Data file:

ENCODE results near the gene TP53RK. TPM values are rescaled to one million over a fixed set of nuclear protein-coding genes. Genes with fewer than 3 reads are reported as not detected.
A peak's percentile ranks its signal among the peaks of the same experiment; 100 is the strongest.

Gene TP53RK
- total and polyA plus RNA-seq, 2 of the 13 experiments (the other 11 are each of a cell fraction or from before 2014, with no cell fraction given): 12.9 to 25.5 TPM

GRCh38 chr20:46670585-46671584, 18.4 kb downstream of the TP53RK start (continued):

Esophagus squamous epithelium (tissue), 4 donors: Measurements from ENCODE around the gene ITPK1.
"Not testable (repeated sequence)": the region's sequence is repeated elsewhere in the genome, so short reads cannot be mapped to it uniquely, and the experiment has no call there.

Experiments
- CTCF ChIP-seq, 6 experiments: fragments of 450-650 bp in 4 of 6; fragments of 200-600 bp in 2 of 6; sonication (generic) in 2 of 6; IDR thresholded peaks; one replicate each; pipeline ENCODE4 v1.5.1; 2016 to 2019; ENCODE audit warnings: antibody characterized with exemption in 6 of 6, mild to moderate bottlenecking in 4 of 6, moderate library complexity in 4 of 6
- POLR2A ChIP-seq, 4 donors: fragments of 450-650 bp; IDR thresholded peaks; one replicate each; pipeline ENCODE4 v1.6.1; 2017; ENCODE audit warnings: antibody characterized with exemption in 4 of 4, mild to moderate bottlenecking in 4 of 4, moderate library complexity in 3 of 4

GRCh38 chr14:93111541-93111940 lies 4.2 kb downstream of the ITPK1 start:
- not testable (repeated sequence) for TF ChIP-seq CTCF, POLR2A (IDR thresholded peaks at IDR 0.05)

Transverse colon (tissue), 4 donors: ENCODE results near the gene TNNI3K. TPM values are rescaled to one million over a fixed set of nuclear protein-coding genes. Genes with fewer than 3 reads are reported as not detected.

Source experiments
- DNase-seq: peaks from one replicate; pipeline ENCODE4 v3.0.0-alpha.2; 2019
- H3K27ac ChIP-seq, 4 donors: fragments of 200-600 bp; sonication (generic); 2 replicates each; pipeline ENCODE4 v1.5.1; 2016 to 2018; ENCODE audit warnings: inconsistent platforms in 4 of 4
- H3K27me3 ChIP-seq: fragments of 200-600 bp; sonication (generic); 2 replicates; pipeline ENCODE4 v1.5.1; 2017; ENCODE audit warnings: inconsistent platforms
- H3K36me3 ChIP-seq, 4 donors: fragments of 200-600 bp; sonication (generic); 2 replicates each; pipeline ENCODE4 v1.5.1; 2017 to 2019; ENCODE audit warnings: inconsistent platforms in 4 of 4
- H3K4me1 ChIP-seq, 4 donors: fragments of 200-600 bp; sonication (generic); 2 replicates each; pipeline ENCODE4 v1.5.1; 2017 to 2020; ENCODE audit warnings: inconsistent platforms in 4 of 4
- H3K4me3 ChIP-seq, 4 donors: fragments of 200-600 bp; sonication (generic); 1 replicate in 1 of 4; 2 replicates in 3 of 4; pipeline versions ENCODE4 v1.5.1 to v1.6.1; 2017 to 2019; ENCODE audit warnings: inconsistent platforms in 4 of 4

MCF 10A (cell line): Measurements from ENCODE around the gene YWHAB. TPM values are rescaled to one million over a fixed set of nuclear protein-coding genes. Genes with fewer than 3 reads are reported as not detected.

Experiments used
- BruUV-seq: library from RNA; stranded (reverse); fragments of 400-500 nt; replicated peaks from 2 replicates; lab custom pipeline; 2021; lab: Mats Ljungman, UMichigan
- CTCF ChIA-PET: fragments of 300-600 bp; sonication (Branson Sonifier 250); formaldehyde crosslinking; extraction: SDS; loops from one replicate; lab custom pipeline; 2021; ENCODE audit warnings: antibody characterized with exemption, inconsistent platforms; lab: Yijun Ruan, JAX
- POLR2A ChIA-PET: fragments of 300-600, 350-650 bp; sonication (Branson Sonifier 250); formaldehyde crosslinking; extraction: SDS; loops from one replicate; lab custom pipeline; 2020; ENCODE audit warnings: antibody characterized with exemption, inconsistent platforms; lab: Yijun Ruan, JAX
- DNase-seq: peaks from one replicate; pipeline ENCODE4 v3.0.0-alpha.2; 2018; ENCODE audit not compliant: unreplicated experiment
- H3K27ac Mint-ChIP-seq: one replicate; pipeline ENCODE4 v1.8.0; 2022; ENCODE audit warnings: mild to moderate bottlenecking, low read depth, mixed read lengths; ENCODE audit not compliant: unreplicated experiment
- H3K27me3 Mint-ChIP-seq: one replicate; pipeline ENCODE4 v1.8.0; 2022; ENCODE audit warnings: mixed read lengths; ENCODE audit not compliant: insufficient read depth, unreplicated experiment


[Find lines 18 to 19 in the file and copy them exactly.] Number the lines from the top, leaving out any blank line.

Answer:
- H3K36me3 ChIP-seq, 4 donors: fragments of 200-600 bp; sonication (generic); 2 replicates each; pipeline ENCODE4 v1.5.1; 2017 to 2019; ENCODE audit warnings: inconsistent platforms in 4 of 4
- H3K4me1 ChIP-seq, 4 donors: fragments of 200-600 bp; sonication (generic); 2 replicates each; pipeline ENCODE4 v1.5.1; 2017 to 2020; ENCODE audit warnings: inconsistent platforms in 4 of 4